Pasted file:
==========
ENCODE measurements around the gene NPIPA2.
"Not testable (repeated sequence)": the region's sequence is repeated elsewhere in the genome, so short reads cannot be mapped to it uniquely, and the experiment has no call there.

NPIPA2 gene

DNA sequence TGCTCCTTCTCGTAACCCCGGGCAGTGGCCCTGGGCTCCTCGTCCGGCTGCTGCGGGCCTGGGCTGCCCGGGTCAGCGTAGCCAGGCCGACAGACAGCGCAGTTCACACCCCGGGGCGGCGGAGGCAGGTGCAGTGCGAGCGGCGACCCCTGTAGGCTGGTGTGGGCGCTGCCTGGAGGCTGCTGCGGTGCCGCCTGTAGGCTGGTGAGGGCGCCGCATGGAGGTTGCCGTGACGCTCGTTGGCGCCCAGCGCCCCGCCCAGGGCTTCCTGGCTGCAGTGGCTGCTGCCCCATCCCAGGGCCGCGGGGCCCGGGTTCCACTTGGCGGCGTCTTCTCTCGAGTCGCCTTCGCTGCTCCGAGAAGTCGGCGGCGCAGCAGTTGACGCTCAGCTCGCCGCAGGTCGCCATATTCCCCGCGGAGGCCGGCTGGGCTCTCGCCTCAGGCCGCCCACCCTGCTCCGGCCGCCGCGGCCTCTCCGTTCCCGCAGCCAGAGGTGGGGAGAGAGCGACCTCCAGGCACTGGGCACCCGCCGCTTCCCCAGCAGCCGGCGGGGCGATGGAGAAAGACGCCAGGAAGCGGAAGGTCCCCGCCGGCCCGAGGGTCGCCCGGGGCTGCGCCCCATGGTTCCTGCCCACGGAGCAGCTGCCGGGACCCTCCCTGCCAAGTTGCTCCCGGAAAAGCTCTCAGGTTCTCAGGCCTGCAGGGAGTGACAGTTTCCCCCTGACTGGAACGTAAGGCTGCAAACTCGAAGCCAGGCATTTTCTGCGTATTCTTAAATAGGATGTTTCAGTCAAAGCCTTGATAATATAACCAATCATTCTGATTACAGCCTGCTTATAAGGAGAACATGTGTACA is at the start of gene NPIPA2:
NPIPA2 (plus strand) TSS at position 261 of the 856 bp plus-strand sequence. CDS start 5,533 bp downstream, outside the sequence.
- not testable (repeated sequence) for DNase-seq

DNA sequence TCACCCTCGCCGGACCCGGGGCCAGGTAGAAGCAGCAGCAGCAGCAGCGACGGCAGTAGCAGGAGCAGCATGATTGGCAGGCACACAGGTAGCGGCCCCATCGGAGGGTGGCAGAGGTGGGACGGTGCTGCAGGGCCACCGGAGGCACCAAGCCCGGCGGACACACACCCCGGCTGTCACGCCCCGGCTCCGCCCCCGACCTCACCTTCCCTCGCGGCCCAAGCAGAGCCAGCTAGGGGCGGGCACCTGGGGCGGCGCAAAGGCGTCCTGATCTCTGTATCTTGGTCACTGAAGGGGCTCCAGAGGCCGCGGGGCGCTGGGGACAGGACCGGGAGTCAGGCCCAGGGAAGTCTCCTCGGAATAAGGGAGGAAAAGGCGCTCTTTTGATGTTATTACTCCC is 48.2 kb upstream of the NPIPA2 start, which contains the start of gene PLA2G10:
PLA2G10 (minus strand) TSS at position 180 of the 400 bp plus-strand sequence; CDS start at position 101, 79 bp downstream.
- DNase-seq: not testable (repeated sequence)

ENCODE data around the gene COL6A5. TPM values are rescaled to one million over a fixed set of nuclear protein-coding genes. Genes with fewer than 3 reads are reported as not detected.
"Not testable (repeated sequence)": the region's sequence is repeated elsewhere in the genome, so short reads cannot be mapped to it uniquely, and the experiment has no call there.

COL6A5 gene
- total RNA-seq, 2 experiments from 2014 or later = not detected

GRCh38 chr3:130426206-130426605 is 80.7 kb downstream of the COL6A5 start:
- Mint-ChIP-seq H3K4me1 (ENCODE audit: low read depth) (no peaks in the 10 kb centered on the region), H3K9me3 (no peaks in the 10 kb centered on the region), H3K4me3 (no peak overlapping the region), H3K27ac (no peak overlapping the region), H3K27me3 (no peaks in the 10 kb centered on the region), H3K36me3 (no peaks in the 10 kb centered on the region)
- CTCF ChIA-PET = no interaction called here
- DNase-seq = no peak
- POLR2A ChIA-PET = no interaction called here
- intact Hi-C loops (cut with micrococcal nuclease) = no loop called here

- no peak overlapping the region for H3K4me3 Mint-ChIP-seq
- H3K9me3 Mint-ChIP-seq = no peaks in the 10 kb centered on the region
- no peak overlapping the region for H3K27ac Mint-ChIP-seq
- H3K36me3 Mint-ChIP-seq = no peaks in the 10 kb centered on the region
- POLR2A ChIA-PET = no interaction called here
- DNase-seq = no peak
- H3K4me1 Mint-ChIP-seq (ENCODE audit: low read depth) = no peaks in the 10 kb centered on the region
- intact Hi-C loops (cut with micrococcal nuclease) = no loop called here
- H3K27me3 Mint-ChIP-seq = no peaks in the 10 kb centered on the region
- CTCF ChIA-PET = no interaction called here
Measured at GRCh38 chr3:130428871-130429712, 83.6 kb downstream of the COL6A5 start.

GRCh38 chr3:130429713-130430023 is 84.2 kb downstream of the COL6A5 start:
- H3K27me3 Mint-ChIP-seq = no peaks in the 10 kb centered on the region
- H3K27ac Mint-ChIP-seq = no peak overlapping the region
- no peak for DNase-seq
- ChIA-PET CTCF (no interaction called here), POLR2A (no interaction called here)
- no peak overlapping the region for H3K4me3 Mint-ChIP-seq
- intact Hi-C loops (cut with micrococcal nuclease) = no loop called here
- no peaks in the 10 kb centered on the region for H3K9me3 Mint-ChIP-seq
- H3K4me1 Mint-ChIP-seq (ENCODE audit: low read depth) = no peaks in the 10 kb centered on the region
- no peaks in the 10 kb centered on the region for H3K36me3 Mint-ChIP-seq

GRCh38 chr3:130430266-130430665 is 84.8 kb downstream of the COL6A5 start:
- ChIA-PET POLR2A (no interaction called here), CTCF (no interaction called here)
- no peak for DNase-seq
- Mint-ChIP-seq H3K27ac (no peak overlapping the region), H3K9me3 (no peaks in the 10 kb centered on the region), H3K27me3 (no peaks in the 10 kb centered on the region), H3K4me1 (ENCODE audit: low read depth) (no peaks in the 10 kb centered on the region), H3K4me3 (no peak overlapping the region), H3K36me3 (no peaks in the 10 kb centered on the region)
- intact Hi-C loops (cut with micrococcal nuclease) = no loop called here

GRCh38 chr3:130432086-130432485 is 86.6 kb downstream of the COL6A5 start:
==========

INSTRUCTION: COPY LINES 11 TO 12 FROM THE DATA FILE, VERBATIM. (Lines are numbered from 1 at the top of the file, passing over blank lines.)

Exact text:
"Not testable (repeated sequence)": the region's sequence is repeated elsewhere in the genome, so short reads cannot be mapped to it uniquely, and the experiment has no call there.

COL6A5 gene